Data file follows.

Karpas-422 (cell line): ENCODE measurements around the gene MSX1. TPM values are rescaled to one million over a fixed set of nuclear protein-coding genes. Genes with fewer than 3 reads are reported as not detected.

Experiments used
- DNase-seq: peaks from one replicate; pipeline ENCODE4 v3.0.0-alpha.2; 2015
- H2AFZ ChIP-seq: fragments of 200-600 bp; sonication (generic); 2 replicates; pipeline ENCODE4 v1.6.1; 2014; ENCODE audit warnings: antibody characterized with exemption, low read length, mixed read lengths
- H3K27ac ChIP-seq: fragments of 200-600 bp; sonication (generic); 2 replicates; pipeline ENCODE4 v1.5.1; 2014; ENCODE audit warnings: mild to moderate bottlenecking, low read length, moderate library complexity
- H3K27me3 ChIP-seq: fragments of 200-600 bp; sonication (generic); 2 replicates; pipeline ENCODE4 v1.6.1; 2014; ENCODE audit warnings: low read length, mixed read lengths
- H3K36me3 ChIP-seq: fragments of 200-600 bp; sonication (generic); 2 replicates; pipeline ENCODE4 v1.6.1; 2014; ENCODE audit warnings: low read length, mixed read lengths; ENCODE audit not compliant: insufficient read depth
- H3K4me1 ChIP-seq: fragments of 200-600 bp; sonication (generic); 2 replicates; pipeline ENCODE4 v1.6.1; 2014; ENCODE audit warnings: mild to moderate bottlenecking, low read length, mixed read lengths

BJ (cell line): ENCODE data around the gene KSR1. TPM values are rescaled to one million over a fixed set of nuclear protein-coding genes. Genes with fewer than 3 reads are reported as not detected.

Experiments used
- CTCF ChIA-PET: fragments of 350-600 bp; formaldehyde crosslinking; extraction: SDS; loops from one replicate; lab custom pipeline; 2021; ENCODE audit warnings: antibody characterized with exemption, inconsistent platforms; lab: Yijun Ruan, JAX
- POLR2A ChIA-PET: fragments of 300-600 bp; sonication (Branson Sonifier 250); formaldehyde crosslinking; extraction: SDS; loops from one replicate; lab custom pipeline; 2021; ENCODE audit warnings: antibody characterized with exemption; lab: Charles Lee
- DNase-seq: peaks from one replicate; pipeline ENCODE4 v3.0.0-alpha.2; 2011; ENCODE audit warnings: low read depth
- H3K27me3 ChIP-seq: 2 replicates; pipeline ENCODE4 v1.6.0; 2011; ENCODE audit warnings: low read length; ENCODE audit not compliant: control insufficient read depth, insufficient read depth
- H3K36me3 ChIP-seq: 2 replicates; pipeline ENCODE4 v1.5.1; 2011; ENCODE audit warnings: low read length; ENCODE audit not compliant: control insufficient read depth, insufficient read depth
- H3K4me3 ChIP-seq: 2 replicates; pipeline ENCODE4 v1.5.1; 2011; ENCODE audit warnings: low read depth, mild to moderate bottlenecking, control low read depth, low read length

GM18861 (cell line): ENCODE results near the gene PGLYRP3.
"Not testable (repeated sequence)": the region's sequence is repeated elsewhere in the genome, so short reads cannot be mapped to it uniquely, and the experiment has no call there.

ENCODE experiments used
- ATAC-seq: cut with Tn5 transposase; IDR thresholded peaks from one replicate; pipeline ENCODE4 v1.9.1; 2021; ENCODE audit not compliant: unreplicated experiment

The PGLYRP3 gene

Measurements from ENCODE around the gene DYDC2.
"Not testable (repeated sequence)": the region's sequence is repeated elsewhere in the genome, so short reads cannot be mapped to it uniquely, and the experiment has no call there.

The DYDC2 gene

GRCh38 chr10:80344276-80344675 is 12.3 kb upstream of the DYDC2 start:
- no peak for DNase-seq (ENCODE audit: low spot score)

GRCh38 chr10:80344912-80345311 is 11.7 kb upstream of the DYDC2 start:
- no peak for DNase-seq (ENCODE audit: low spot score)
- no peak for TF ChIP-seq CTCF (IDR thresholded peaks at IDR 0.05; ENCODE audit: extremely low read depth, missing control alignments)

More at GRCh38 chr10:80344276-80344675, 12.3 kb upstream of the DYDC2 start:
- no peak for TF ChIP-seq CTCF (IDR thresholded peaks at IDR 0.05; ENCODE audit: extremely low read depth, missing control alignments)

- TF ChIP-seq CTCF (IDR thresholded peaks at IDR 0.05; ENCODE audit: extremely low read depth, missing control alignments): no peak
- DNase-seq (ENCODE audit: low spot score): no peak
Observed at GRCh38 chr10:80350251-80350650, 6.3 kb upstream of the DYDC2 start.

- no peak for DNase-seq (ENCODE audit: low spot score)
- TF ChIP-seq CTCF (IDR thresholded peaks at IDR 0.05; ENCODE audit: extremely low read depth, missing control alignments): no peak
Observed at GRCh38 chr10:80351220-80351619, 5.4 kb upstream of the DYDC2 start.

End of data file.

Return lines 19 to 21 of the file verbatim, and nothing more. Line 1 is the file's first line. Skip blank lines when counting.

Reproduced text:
ENCODE experiments used
- ATAC-seq: cut with Tn5 transposase; IDR thresholded peaks from one replicate; pipeline ENCODE4 v1.9.1; 2021; ENCODE audit not compliant: unreplicated experiment

The PGLYRP3 gene